Ryan: Well, I think that’s a misleading question, and how it’s posed—not by you—

Alex: I was kind of being misleading on purpose there, so you can feel free to call it that.

Ryan: Dang it, Alex! When you’re looking at debt like this, the question is, “Is it going to be paid back or not?” The answer to that question—not in every case but in a large and growing share of that debt—is, “No, it’s not going to be paid back.” The question is, “Who’s going to take the loss?”

Alex: So we have, basically, a political problem: “We’re not going to see that money again, so on whose backs are we going to settle this?” But what we’re talking about is budgetary numbers in future expected federal revenue, right?

Ryan: Yeah. In fact, one of the reasons they sold the student debt subsidies in the first place was that it was going to be a moneymaker for the federal government—that they were going to give these loans out, and then people were going to earn human capital, they were going to make a lot more money, and then they were going to repay the loans with interest, and it was going to reduce the deficit. This was 1990s gold. People loved to hear this kind of thing. The problem is that it just didn’t happen. Wages were stagnant, and the debt balances did not go away like they thought they would. You’re left with this question of who’s holding the bag.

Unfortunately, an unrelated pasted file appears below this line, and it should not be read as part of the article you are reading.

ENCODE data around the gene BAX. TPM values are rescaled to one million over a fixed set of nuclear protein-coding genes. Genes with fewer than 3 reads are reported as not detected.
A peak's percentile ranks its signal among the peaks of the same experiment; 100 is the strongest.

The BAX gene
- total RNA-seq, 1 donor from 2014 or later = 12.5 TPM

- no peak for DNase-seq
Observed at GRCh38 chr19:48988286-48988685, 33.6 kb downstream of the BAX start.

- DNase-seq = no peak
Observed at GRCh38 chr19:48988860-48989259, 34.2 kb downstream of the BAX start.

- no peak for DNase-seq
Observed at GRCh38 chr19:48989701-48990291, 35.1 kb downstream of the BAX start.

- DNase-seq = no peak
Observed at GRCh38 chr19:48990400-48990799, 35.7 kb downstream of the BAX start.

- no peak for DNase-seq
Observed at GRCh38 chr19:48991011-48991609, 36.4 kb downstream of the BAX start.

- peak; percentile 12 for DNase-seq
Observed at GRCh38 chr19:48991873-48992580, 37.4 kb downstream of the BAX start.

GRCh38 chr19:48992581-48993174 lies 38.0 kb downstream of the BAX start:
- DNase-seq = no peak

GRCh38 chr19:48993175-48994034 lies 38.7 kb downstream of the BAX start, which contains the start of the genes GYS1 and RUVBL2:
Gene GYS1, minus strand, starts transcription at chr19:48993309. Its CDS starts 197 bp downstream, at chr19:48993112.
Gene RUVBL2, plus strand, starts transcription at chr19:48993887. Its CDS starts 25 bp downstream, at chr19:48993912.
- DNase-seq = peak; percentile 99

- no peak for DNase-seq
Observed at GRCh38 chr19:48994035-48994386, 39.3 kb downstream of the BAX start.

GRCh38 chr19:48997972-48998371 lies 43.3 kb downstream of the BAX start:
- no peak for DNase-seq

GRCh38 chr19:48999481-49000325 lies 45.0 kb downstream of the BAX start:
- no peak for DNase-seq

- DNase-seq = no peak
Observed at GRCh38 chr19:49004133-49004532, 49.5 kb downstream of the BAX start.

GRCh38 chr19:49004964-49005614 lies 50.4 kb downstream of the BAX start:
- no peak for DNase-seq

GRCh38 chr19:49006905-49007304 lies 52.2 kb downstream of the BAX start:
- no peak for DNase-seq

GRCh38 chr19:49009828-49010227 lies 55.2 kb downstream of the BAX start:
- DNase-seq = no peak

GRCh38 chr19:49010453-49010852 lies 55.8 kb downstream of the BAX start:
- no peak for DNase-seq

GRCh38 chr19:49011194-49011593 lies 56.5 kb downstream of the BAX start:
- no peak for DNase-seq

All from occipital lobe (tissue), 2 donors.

Alex: That gets to what I think is the political question here. We want to talk about the effects of debt relief in a bit, but to get to the political part of it: I do think that narrative that you just described and that sales pitch—“We will invest in young people, they’ll get degrees, and then because a college degree is a magical ticket to a high income, they will repay the government and we will reduce the deficit”—that was supposed to be how the policy worked. We have basically now run the experiment. We’re at the part of the experiment where you’re checking if it worked or not. It seems to me that it didn’t work. It also seems to me that it’s really hard to get the people who believed in that experiment to admit to themselves and to the country that it didn’t.